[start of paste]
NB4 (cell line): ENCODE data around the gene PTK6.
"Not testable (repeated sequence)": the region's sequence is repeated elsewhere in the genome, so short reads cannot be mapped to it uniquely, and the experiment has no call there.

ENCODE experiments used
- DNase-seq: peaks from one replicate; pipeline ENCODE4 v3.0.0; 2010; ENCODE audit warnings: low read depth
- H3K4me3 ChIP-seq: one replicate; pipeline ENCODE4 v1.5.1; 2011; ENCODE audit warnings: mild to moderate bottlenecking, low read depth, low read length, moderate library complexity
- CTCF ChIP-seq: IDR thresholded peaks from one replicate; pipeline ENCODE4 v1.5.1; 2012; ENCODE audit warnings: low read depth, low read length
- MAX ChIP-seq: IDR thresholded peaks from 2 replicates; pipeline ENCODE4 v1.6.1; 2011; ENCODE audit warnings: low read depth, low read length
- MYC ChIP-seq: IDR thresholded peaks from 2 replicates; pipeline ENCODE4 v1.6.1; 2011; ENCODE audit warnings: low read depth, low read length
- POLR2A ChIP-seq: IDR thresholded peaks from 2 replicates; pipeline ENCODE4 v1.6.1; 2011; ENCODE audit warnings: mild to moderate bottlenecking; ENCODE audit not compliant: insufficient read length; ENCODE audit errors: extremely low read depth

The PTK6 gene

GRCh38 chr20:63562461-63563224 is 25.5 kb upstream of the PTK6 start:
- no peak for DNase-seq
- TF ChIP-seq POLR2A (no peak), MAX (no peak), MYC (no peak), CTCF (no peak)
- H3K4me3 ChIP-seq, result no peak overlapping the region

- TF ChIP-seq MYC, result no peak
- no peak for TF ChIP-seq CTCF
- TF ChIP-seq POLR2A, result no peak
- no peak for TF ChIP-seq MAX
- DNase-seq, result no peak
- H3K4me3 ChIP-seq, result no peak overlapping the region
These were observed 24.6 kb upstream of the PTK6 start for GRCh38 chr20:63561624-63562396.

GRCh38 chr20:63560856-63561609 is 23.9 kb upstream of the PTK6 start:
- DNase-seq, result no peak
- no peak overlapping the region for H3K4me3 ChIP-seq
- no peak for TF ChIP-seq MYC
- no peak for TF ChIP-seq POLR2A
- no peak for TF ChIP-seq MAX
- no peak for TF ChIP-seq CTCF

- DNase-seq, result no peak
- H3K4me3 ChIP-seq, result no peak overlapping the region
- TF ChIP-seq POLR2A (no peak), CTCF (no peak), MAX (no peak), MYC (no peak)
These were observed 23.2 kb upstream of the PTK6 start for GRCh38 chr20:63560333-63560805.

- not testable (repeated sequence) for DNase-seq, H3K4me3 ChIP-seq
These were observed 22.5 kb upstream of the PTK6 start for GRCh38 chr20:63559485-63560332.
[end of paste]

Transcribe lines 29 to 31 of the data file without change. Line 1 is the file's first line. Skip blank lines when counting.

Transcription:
- DNase-seq, result no peak
- H3K4me3 ChIP-seq, result no peak overlapping the region
- TF ChIP-seq POLR2A (no peak), CTCF (no peak), MAX (no peak), MYC (no peak)